If we had to name a constistent theme for Peter Vahlefeld’s way of working, it would be that of expropriation of found material; the ways of formatting information and manipulating their surface through heavy use of paint. In his newest works the material is advertisements for international galleries and auction houses whose content he has painted over. Blurring the borders between painting and photography, Vahlefeld’s works capture the spirit of a generation that playfully mixes media and styles and has found a very individual language for its way of life.
It is no longer about playing off the high and the low against each other. Rather how we can use the powerful impulses of popular culture that pervade our life for our own intents and purposes. In other words: how to use representation against itself.
Parts of images, words, text, and logos pop up as subject matter; shifts in perspective take place back and forth across the surface of the painting and subtle references to the reality that the advertisements reflect or inhabit are used to indicate the unique nature of the painting as depictions of today`s conflicted desires with pathos that was once reserved for great epics and historical deeds. Here the decadence of the empire isn`t taking place in Ancient Rome; it`s taking place in the contemporary Western world. Advertising is beating the fine arts at their old game. We cannot ignore the fact that one of the traditional functions of fine art, the definition of what is fine and desirable for the ruling class, and therefore ultimately that which is desired by all society, has now been taken over by marketing industries.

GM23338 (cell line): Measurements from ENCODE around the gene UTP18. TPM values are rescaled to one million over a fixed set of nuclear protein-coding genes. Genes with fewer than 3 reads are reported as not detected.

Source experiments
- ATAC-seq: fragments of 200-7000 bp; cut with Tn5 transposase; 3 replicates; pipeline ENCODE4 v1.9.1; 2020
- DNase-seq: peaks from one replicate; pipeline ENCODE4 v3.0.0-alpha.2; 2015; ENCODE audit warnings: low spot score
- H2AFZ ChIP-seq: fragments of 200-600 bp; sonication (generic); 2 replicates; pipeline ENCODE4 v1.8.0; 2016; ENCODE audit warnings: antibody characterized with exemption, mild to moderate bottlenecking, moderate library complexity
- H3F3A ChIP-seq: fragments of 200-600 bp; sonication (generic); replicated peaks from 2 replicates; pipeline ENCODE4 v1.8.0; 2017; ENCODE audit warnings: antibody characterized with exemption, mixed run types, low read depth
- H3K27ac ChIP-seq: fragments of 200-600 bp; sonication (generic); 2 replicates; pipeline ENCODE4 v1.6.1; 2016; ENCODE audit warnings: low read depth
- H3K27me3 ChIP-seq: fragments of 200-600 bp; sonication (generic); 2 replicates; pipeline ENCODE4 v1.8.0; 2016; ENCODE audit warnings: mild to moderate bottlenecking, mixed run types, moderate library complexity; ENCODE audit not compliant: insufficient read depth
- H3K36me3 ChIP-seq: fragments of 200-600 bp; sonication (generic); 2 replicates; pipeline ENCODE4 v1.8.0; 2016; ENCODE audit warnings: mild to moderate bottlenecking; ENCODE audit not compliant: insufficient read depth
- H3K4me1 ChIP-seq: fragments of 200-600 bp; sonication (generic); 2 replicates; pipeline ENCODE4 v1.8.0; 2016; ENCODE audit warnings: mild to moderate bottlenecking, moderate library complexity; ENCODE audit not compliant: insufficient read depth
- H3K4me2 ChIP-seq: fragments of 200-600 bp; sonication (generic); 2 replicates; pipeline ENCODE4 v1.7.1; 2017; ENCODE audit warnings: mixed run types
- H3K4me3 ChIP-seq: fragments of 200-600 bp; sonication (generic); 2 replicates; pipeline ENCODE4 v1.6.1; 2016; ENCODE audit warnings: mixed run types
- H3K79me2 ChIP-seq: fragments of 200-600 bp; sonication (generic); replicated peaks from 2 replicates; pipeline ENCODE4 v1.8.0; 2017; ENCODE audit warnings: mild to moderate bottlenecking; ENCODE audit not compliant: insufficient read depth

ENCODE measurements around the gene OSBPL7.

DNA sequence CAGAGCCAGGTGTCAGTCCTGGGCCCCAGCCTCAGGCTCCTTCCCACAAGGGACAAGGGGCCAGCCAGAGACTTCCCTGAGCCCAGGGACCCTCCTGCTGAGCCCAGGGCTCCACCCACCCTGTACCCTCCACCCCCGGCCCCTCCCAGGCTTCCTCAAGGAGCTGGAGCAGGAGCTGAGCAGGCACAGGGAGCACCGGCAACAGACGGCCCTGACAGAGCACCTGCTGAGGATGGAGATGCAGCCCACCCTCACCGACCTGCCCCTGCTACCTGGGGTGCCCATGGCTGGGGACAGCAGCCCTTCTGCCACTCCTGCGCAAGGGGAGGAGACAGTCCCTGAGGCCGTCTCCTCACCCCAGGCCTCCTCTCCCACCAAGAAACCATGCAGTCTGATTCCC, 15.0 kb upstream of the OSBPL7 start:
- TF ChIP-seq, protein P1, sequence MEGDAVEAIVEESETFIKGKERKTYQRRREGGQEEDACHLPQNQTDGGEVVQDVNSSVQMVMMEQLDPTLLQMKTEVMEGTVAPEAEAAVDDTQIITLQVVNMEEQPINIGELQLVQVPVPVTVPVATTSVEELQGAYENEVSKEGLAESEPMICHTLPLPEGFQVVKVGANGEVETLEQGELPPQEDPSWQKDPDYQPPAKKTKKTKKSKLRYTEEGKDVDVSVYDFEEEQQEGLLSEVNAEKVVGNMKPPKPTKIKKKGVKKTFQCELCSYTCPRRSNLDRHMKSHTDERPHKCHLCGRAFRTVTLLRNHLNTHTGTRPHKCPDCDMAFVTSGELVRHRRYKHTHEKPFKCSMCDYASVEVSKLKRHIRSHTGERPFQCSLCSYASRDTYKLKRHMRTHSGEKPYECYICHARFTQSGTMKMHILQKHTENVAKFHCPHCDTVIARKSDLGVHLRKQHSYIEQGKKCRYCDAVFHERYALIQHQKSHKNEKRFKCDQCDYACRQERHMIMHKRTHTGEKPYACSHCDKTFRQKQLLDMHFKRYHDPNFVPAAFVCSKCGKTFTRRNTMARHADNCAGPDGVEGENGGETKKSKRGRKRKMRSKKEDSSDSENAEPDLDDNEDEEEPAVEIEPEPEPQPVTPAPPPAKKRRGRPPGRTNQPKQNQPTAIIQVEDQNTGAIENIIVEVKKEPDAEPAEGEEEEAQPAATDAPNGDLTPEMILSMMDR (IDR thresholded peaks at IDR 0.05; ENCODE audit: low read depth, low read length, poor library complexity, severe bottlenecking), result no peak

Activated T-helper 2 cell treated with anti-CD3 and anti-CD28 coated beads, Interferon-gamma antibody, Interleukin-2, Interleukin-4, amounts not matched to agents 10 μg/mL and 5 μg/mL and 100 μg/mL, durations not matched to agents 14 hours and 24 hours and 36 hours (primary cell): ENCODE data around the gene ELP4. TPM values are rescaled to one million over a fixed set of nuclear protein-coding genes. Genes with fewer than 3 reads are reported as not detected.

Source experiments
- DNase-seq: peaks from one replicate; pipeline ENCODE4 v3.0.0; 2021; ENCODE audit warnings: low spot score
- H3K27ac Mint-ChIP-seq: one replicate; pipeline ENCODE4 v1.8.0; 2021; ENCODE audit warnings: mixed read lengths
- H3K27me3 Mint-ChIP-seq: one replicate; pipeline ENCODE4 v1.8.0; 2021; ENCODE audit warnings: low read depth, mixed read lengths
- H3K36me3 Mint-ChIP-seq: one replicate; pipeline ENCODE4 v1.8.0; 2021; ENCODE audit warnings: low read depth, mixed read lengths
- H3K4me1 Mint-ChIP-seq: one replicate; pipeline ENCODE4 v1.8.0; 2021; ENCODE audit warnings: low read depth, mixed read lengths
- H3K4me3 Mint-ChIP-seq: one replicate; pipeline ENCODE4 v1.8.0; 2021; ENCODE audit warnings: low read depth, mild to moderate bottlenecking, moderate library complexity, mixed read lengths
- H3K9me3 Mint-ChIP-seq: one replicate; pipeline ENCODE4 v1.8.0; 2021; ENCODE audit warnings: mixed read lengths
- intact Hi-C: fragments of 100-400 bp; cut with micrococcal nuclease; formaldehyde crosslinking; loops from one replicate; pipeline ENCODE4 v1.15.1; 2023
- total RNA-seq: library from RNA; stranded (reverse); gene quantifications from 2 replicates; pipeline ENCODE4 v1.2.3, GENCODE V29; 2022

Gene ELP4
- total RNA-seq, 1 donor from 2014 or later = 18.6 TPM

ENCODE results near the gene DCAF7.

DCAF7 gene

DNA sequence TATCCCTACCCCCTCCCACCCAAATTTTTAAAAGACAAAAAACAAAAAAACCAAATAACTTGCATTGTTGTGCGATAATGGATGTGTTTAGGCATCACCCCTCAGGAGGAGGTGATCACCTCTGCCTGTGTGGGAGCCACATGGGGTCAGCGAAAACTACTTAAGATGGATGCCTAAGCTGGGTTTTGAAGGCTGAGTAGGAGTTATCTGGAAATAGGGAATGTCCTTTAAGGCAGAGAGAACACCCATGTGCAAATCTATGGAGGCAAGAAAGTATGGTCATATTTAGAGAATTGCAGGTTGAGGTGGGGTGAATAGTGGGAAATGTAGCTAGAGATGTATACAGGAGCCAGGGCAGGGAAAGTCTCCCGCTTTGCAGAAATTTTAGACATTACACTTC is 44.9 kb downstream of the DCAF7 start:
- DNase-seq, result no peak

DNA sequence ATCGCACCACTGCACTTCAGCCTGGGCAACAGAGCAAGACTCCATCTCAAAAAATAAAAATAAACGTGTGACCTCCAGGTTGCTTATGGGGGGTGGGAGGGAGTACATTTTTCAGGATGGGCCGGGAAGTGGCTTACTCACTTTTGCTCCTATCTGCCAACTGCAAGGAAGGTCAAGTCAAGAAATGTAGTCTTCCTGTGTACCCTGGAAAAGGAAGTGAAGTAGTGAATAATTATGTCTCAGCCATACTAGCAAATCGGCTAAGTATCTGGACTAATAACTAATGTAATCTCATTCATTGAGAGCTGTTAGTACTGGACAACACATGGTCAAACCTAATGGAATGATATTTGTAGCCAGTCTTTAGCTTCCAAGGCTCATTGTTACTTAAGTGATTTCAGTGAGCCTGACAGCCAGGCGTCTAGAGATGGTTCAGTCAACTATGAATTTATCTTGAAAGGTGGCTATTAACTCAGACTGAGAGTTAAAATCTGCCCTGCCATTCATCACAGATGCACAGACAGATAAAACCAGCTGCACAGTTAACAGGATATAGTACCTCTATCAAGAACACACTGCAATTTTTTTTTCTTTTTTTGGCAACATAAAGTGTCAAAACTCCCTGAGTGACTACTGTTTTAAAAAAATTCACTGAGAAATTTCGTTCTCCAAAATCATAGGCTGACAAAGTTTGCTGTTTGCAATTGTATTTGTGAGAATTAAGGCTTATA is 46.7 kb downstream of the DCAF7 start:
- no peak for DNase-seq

Working in a palette of exuberant colours, the artist overpaints iconic popular images until they are no longer recognizable, but are irrevocably and brutally changed into amalgamations of Abstract Expressionism mixed with the remants of Pop.
There is a palpable rawness to Vahlefeld‘s work and method of painting. The canvas becomes a palette of inkjet-prints as the painting upon it takes shape: areas are sanded down and gauged out, the acrylics and oils he uses are combined, erased and re-combined multiple times until the surface and image he reveals find a precarious, off-kilter harmony. Additionally, the surfaces of Vahlefeld‘s paintings are given a battered, aged patina, with areas sometimes rubbed bare, others torn, which are integral as the backdrop to the final reading of the image of the artist‘s gestural lines on the surface. There is a great push and pull, and it seems that Vahlefeld lives in this swirl of delicate gestures and driving desires to use these powerful impulses for his own intent and purpose.
December 29, 2011
advertising, analog, branding, collage, digital, painting, photography, Mixed Media, New Media, art criticism, Expropriation, auction houses